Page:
We selected new PMV patients in 1998-2003 to assure a complete 4-year follow-up observation for each patient surviving the end of 2007. The inclusion criteria for these patients were: (1) continuous use of invasive ventilators, negative pressure ventilators, and/or positive pressure ventilators for at least 21 days, (2) use of invasive ventilators or negative pressure ventilators at the initiating stage of care; (3) > = 17 years of age on the 21st day of MV; (4) the date of the 21st day of MV falling in 1998-2003; and (5) no use of invasive ventilators, negative pressure ventilators, and positive pressure ventilators for at least one year before the first day of this PMV event. We excluded patients with missing data for gender in descriptive analysis, and further excluded those with missing data for other explanatory variables in modelling survival prediction. The proportion of patients with missing data in the NHI database was very small. Exclusion of these patients from the study sample would not result in substantial bias.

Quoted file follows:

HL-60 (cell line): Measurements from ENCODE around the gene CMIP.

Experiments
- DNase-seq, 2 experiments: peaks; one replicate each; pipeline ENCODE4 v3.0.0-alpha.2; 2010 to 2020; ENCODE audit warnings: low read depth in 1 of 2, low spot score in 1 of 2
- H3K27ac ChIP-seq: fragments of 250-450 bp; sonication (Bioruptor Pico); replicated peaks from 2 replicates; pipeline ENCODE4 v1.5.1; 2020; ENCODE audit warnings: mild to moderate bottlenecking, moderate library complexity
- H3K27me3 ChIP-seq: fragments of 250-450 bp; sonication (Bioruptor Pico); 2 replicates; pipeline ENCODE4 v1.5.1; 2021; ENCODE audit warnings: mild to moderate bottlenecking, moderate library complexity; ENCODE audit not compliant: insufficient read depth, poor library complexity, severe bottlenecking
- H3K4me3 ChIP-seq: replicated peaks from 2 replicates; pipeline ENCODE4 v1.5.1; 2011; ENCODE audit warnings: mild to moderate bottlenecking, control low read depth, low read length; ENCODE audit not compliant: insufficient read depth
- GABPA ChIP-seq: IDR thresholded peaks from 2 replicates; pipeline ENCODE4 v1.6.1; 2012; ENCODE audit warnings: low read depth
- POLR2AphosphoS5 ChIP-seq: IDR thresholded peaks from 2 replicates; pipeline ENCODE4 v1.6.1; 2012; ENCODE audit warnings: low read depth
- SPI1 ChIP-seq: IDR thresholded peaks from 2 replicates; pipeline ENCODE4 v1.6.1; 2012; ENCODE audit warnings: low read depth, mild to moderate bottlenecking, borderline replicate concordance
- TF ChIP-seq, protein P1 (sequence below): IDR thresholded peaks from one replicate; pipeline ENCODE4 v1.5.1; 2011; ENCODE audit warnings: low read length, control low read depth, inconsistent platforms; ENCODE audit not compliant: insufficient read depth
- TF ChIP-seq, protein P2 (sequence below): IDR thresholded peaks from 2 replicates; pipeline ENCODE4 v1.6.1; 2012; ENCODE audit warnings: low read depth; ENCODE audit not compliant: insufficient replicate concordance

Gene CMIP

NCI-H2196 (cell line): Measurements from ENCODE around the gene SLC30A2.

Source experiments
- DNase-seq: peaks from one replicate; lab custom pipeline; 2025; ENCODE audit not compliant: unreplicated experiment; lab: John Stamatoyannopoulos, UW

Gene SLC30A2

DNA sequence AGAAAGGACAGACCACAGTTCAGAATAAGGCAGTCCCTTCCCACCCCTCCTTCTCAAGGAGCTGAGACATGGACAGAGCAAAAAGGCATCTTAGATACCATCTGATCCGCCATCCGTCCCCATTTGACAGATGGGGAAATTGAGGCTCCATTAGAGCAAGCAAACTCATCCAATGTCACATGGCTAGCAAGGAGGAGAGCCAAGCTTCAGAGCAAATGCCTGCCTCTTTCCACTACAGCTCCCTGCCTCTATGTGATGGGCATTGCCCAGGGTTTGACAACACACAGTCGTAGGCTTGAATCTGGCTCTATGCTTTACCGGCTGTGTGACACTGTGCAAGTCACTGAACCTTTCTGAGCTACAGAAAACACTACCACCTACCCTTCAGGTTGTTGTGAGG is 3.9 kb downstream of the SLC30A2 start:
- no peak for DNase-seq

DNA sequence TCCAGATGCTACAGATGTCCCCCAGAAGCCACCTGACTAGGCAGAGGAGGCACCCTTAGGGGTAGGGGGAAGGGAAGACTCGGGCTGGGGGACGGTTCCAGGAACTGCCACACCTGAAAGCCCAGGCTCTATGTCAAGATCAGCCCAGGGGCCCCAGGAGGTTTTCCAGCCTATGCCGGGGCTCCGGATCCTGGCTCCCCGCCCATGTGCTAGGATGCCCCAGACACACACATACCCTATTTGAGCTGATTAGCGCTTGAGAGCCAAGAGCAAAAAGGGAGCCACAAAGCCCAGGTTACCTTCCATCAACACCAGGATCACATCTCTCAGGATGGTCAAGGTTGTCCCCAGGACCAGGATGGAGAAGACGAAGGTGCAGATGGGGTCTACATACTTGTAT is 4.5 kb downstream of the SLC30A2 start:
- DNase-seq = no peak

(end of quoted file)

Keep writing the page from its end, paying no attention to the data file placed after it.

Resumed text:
For each patient passing away before the end of 2007, we calculated post-PMV survival time as the period between the day of PMV incidence and the death date. For each patient who was alive at the end of 2007, we calculated post-PMV survival time that was censored at the end of 2007, and created a marker variable to denote right-censored data. Outcome variables for modelling survival prediction included binary variables showing 3-month, 6-month, 1-year, 2-year, 3-year and 4-year survival status after the PMV onset, with a value of 1 indicating successful survival and a value of 0 denoting failure. Data on factors associated with survival were from the NHI database. We counted the total number of days alive free of hospital stays with MV in the 4 years following a PMV incidence by subtracting the sum of the lengths of all hospital stays requiring MV in the 4 years following the PMV onset from the length of survival time in the immediate 4-year period after PMV.